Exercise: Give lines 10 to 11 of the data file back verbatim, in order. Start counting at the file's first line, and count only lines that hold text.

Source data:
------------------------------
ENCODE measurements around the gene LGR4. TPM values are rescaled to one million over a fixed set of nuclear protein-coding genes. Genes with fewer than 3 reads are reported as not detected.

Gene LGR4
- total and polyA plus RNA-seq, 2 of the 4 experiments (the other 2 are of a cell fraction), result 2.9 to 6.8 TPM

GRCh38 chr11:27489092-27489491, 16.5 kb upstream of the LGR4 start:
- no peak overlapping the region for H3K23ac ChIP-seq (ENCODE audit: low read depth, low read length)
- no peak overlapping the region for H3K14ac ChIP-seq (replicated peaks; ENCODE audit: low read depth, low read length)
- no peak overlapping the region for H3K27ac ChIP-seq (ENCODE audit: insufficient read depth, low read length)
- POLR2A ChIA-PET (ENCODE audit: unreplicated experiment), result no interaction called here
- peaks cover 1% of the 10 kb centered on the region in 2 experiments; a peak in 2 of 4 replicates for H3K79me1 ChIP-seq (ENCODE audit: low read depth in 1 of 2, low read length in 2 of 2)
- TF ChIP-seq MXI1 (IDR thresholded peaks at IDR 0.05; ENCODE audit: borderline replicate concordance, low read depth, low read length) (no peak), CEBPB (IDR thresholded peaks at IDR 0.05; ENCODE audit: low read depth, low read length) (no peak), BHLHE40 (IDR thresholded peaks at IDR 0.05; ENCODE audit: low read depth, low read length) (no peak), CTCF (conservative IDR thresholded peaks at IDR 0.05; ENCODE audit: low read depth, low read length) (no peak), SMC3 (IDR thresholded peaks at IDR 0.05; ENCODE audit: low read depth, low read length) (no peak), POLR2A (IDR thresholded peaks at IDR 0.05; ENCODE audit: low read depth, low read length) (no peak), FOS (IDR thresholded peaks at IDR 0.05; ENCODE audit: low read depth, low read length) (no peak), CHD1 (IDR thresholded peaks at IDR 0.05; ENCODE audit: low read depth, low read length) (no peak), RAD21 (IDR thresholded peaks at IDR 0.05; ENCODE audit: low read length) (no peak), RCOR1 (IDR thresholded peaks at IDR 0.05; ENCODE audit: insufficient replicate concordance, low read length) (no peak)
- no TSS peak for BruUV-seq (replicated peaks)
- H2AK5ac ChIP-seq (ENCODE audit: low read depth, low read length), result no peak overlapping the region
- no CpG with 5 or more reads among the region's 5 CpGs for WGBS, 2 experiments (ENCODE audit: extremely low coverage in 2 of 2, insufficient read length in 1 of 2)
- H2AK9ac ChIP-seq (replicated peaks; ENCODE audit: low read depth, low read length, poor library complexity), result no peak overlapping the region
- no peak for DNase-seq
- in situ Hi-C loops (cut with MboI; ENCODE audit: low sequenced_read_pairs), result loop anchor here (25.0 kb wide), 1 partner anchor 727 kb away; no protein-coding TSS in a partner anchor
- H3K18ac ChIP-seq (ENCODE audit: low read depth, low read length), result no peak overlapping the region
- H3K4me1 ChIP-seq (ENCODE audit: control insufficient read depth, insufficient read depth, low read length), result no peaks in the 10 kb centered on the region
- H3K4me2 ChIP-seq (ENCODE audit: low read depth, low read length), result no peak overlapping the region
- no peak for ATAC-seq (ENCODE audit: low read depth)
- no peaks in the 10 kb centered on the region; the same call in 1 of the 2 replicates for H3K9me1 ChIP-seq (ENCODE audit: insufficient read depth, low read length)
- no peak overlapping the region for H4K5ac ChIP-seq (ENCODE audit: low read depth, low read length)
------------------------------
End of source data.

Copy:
- TF ChIP-seq MXI1 (IDR thresholded peaks at IDR 0.05; ENCODE audit: borderline replicate concordance, low read depth, low read length) (no peak), CEBPB (IDR thresholded peaks at IDR 0.05; ENCODE audit: low read depth, low read length) (no peak), BHLHE40 (IDR thresholded peaks at IDR 0.05; ENCODE audit: low read depth, low read length) (no peak), CTCF (conservative IDR thresholded peaks at IDR 0.05; ENCODE audit: low read depth, low read length) (no peak), SMC3 (IDR thresholded peaks at IDR 0.05; ENCODE audit: low read depth, low read length) (no peak), POLR2A (IDR thresholded peaks at IDR 0.05; ENCODE audit: low read depth, low read length) (no peak), FOS (IDR thresholded peaks at IDR 0.05; ENCODE audit: low read depth, low read length) (no peak), CHD1 (IDR thresholded peaks at IDR 0.05; ENCODE audit: low read depth, low read length) (no peak), RAD21 (IDR thresholded peaks at IDR 0.05; ENCODE audit: low read length) (no peak), RCOR1 (IDR thresholded peaks at IDR 0.05; ENCODE audit: insufficient replicate concordance, low read length) (no peak)
- no TSS peak for BruUV-seq (replicated peaks)